How Google's Neven Vision could track our lives

Stephen Baker

Could Google's purchase of Neven Vision could lead to a vast people-tracking system? With technology that recognizes faces, imagine a search for the image of you. It could plow through yearbooks, through the photos on social networking sites, through Flickr. If it could actually distinguish your face from all the different angles, and with different lighting, one search could put together a timeline of your movements. It could also establish the people you hang around with--your social network.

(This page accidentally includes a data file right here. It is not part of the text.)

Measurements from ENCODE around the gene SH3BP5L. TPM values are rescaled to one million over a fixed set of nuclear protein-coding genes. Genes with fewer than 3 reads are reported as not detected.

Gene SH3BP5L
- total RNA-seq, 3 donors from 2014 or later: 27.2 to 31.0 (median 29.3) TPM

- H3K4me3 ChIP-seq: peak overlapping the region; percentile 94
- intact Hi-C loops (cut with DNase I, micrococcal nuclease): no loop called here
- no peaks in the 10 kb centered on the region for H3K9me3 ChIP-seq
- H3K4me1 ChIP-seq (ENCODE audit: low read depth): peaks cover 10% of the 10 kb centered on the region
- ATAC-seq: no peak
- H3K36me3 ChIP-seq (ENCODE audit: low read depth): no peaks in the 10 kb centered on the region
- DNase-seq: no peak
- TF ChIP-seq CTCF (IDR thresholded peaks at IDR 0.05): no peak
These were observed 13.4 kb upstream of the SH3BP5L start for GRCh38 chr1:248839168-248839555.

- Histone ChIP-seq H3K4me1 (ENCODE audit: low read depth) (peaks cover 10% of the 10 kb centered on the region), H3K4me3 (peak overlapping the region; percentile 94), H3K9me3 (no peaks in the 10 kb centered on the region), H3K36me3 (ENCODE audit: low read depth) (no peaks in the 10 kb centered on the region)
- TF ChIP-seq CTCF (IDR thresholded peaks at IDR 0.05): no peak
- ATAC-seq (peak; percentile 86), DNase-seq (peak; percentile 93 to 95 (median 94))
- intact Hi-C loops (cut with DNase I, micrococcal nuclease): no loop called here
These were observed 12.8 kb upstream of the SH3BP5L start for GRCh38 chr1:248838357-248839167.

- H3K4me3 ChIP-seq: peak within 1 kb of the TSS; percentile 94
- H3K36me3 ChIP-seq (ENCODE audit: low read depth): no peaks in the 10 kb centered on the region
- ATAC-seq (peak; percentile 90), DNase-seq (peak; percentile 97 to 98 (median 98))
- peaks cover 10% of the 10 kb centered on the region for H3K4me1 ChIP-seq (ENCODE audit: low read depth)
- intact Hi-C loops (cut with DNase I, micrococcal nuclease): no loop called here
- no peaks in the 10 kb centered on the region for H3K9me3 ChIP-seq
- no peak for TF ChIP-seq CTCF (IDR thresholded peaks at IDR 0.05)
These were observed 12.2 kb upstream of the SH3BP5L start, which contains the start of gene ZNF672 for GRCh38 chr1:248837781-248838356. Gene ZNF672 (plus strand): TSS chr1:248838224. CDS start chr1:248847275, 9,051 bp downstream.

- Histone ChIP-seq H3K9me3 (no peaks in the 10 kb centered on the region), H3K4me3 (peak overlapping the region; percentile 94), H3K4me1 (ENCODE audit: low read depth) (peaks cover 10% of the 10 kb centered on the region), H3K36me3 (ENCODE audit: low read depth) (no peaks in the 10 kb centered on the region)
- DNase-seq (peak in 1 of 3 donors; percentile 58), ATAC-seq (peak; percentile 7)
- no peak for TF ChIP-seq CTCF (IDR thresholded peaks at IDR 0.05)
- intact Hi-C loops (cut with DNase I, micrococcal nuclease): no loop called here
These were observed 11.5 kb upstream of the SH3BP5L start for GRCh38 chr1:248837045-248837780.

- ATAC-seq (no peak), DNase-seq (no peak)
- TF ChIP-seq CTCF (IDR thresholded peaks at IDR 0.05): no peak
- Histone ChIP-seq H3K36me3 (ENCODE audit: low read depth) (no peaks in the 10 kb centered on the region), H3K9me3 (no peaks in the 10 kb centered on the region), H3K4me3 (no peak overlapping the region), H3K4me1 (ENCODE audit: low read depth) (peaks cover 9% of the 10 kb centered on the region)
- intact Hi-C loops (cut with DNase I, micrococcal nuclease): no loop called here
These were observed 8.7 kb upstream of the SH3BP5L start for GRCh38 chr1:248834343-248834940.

Take this one step further. If the photos from the fast-growing network of security cameras were ever added to the stream, this facial-recognition could follow our lives, virtually step by step. From my interviews with mathematicians, I'm told that facial recognition is still at a fairly primitive state. Current systems work far better with straight-forward mug shots than with the helter skelter shots of our lives. Still, as this technology matures, it promises to change everything from Internet search and the hunt for terrorists to our most basic concept of privacy.

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